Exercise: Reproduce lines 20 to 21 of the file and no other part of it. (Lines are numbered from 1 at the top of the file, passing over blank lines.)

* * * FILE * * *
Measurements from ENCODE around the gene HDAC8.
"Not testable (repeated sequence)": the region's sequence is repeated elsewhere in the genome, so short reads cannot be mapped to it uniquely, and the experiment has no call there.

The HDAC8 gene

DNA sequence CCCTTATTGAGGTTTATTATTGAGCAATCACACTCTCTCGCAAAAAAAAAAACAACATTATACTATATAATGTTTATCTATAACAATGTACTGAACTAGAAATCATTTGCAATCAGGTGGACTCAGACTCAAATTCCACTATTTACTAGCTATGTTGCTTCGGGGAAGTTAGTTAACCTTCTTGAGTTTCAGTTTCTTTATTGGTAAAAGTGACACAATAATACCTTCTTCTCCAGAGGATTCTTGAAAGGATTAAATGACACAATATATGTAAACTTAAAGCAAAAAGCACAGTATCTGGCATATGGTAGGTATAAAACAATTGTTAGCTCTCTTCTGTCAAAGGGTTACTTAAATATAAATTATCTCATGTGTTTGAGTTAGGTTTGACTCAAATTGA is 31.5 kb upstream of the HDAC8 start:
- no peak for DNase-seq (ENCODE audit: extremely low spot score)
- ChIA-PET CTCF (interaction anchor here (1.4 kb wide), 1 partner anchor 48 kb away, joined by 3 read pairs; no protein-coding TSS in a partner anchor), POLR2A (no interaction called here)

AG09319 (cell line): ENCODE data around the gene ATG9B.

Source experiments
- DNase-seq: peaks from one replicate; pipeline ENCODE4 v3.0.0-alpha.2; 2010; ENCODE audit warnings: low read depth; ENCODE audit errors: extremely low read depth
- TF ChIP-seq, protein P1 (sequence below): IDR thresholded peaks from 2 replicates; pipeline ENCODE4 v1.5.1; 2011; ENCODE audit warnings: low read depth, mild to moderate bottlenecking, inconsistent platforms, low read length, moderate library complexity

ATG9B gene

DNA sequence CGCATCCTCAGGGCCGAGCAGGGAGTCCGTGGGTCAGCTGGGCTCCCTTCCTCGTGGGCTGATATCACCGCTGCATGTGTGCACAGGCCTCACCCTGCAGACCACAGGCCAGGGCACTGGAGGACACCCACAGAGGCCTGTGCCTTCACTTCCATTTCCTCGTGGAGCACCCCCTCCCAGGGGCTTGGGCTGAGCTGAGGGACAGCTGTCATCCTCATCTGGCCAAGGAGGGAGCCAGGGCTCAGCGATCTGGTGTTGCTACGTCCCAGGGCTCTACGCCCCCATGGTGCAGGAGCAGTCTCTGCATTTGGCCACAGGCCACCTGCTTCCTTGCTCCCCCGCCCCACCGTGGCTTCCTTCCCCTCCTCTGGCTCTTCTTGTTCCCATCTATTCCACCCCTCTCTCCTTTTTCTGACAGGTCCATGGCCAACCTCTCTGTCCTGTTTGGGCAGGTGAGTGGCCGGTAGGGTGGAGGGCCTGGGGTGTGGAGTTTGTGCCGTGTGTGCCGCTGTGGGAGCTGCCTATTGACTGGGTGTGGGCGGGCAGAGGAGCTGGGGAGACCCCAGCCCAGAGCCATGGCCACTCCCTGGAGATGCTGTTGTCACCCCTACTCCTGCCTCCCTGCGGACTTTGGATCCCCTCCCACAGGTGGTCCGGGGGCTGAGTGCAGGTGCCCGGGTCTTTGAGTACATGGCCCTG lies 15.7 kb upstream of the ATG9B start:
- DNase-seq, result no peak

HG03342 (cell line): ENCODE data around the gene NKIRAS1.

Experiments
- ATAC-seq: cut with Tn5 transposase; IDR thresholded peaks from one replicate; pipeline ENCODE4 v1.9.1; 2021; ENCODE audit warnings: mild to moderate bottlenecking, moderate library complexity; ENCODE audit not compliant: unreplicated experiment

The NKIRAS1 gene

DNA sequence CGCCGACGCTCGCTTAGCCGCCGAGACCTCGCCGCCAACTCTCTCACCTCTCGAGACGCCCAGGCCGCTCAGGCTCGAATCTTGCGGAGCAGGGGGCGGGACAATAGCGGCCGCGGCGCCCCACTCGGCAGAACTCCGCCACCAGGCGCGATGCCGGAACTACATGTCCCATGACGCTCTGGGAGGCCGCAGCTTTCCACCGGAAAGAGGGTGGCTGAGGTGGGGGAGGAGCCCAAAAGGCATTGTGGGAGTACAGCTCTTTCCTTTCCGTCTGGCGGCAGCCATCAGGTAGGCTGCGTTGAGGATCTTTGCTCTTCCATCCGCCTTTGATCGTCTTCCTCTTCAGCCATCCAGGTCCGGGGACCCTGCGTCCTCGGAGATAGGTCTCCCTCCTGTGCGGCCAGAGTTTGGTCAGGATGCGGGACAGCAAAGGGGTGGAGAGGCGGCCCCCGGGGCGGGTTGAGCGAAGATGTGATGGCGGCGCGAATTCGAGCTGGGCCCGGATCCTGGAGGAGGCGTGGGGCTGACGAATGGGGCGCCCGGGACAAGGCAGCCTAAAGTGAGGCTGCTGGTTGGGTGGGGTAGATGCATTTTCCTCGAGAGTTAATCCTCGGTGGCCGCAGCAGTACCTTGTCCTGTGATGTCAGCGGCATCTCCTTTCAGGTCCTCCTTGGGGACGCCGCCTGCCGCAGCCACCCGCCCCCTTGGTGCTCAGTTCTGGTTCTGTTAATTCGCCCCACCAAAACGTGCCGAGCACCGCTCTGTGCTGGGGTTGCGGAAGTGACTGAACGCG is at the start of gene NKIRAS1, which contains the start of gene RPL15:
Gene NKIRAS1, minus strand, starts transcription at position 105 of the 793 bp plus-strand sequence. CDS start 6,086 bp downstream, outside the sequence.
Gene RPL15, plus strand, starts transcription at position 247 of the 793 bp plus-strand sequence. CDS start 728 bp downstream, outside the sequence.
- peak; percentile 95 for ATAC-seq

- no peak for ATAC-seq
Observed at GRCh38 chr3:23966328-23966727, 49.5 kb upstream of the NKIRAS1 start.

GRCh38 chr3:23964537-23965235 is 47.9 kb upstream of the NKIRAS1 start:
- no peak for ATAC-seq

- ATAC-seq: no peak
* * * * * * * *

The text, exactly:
Gene RPL15, plus strand, starts transcription at position 247 of the 793 bp plus-strand sequence. CDS start 728 bp downstream, outside the sequence.
- peak; percentile 95 for ATAC-seq